This started the memorable runs on Elektra Assassin and the graphic Nnvel Daredevil: Love and War collaborating with Frank Miller. Followed by six issues of The Shadow. Another fascinating look into his mind when approaching one of these fan favs: “Let’s say Elektra is thinking of herself as a little girl. Rather than illustrating it as a sequence of events, the idea would be to create one scene very simply, as if a five-year-old girl actually drew it. I might use a quill pen and light strokes so Elektra looks airy and elegant, or do the same portrait with a slab of charcoal. But by changing up the approach to drawing the character, I can better convey what is on the character’s mind in a subconscious way.”
Okay let’s look at this mixed media art I spoke of earlier. This is something Bill continues to employ in a lot of his work. In visual art, mixed media is an artwork in which more than one medium has been employed. One of Bill’s most famous work was a book titled Voodoo Child: The Illustrated Legend of Jimi Hendrix. Some of these panels are mind blowing!
In addition to his work in comics, Sienkiewicz has also worked in numerous other media, especially in the music and trading card industries. His artwork has been published in magazines including Entertainment Weekly and Spin. Furthermore, he worked with writer Martin I. Green to produce the children's book Santa, My Life & Times. Sienkiewicz has also illustrated cards for the Magic: The Gathering collectible card game. Finally, it’s always interesting to learn about what an artist’s favorite work is of their own. Let’s hear from the man himself:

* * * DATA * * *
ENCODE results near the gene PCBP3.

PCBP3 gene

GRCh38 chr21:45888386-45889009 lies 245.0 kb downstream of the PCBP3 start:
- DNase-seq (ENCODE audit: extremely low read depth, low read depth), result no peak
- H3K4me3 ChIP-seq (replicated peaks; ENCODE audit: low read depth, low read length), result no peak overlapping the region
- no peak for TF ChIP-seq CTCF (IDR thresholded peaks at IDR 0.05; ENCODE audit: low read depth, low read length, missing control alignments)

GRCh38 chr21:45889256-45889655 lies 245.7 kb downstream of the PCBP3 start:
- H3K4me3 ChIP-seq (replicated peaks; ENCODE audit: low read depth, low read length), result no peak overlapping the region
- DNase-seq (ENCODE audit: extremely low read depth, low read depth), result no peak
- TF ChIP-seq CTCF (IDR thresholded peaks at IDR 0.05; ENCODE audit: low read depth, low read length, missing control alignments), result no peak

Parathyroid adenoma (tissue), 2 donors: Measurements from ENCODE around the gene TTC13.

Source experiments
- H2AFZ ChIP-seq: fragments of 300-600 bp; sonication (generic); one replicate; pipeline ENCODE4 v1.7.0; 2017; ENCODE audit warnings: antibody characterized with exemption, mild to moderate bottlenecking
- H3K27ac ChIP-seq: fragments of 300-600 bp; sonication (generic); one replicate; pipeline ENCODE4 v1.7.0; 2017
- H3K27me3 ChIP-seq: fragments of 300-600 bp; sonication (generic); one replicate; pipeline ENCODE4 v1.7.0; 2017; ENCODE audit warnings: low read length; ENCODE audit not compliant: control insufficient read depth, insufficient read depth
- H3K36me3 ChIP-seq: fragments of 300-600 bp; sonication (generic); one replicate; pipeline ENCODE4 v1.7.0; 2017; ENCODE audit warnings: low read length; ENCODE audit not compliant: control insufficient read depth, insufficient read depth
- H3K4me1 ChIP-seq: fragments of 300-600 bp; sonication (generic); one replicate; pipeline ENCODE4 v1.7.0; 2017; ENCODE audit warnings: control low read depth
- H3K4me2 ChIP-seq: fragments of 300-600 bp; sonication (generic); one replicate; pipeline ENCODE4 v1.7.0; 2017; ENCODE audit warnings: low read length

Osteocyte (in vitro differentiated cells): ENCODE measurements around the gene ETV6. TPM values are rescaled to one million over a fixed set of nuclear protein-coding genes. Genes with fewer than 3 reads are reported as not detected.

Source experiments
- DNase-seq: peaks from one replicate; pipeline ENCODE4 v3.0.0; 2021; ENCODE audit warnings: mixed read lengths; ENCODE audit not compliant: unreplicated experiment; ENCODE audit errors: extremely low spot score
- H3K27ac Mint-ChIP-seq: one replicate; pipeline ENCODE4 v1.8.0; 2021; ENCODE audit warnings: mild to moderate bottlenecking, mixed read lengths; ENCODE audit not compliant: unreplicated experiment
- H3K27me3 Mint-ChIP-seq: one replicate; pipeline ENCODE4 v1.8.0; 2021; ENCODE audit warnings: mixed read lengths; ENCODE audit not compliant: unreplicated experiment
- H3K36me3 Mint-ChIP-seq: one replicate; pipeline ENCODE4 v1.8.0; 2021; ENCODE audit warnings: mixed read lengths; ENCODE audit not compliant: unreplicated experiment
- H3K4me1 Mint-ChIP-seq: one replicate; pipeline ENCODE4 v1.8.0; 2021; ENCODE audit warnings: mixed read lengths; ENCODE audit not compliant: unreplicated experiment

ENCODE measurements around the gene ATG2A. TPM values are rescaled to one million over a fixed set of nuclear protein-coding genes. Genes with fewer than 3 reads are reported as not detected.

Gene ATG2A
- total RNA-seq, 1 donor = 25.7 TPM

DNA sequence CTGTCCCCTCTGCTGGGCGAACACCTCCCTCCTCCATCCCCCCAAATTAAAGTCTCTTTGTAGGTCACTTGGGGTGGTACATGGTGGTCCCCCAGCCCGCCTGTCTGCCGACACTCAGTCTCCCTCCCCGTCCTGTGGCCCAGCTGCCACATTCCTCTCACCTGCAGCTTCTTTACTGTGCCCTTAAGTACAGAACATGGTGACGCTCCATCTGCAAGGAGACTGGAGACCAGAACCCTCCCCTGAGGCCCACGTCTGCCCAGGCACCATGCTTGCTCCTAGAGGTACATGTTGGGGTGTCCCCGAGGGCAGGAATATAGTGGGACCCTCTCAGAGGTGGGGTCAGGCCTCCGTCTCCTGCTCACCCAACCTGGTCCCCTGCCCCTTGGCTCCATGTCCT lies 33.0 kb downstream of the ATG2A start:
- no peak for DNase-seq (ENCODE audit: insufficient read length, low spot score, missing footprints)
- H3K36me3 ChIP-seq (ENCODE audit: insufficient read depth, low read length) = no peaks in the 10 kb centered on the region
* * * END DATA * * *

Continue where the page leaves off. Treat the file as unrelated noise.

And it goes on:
“The title of this piece is Are these the Lips I remember? The piece is part of a campaign for MTV Network that ran in Rolling Stone magazine. It’s a 40”x46” mixed-media piece. This is a favorite for several reasons. First, it was entirely mine; both writing and illustration. I usually work with different writers on projects, so this was a treat. There were different artists and writers who were asked to be a part of the campaign—Robert Crumb and Stephen King, among others. Second, it allowed me to embrace and combine two of my favorite art forms: comics and illustration. Third, I was able to approach the piece with a variety of techniques, such as collage, distorted xerography, and acetate overlays. I used an early digital color copier to achieve certain effects and distortions in the various “lips” panels. I painted one original version of the lips and modified it throughout”
I think that’s a good way to close this piece. Many of us may look at that art and say – Of all his work, this is his favorite…really? I feel that’s what makes this man a genius. His complexity for the simple things. Bill’s artistic influence is riddled throughout today’s work including now a television series Legion based on his work in collaboration with Chris Claremont titled New Mutants. Other nods include Sam Kieth’s The Maxx, Ted McKeever’s Superman: Metropolis, and Dave McKean’s Sandman covers who also worked on Arkham Asylum. See below as the similarities are striking.
There are many more titles he has been a part of and frankly I could write all night about his endeavors. Yet, I felt it was better just to give a broad stroke, however I encourage others to seek out his work or filter it thru Khoi who was on Bill’s bandwagon a long time ago!